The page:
I tapped my watch. ‘That’s impossible.’ I opened my mouth to start to tell them, to explain that my watch said I’d been in there all day, that I knew I had because of how long and far I had walked and climbed and played, because every inch of me, every bone ached and throbbed with exhaustion. But then my mouth snapped shut and I said nothing.
Minutes passed and still I said nothing. I was starting to think keeping it to myself might be the best option. I didn’t want anyone to laugh at me or call me a liar and besides that, I’d found something special, hadn’t I? Something dark and inviting, something secretive, something alive.
Welcome to another guest post for my regular feature Dreaming of Another World. This feature was originally inspired by a post I wrote about how lockdown made me imagine and long for another kind of world, another way of doing things. So, I invited other creative people on to The Glorious Outsiders to share their thoughts, feelings and experiences. Here is a thought provoking short story from author Val Portelli. At the end of the post you can find Val’s author bio and links to her work.
The Grass is Always Greener
‘Shush, I want to watch the news.’
‘I don’t know why. It’s the same thing every night. Who would have believed six months ago.…’
‘Quiet. It’s starting.’
‘Good evening,’ the dulcet tones of the presenter began the broadcast. ‘The Leader announced today that with the devastation of our planet showing little signs of receding, further emergency measures will need to be put in place. These will include the temporary reduction in food allocation and have a knock-on effect on travel. Those who have already received a confirmation of their bookings will take priority, and the committee are working flat out to accommodate others a soon as possible. Please join us tomorrow for further updates.’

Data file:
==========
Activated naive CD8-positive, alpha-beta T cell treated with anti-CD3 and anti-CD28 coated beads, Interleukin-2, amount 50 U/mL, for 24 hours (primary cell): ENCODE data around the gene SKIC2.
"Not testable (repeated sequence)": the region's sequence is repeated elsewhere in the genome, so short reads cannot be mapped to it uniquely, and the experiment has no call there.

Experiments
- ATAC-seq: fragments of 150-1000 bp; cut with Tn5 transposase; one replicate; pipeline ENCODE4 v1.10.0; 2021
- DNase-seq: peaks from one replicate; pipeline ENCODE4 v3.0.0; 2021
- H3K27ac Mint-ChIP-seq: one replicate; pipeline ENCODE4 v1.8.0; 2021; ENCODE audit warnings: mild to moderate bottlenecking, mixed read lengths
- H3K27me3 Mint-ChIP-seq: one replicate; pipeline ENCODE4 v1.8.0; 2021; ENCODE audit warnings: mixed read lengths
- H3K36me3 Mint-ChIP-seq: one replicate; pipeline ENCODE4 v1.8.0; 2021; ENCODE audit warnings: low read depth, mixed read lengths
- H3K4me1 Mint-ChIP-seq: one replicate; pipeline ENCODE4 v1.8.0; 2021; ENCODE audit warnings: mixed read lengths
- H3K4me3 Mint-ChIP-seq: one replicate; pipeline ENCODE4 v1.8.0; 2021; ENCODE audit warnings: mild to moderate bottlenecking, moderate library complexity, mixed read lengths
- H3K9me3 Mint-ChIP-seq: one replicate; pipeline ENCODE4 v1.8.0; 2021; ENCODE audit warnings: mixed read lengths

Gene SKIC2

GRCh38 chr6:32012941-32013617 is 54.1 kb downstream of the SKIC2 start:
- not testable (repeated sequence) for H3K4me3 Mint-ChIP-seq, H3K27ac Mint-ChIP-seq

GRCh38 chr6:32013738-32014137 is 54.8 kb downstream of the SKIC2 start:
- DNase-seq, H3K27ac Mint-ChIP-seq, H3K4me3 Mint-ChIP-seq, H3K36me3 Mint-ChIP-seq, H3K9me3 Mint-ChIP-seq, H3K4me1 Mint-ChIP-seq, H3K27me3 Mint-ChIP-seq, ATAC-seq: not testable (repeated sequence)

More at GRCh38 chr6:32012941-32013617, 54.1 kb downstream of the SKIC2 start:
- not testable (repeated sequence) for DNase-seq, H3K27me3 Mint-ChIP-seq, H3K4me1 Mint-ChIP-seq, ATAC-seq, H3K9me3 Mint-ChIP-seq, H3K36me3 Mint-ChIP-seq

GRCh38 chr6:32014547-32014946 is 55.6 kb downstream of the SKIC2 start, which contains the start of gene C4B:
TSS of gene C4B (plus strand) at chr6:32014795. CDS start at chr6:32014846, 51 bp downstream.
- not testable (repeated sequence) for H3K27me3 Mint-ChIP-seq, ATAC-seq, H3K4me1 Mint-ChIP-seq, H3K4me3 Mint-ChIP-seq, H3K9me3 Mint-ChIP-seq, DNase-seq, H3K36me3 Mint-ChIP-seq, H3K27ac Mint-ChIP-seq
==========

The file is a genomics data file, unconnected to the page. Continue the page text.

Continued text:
Marcia switched off the appliance and sighed.
‘I knew we should have booked while we had the chance, but you insisted we wait for a better deal,’ she said to her husband. ‘Have we left it too late?’
Dane tensed, hating that Marcia was upset but not knowing what to do about it. They had discussed the trip endlessly, weighing up the pros and cons and saving every spare penny so their dream would be everything they envisaged.
‘I’m sorry, love. The discount for going out of season was too good to ignore. Another four weeks and we would have been on our way. Who would have guessed this would happen? The whole universe has gone crazy, but don’t give up. I’ll sort it out somehow.’
‘No, it’s not your fault,’ Marcia said, going over to give him a hug. ‘No one could have predicted this would happen. When we made our plans, life was normal and we assumed it would carry on that way. I should have told you I wanted a crystal ball for my birthday, then I could have said “Told you so.” As it is, we’ve got to take our chances with everyone else who’s in the same boat. We’ve got the advantage we’re prepared. Tomorrow we’ll register and the first space that comes up we’ll take it. Agreed?’
‘Agreed,’ Dane said, determined to spend as much time online as necessary to make sure they got away as soon as possible. Although he tried to stay positive it wasn’t easy as daily life became more of a challenge. No longer able to work as further restrictions came into force, they were forced to exist on half the income they had enjoyed previously. At times they were
tempted to dip into their savings, but that would mean they would be unable to afford their dream, so they made do, and tried to stay positive.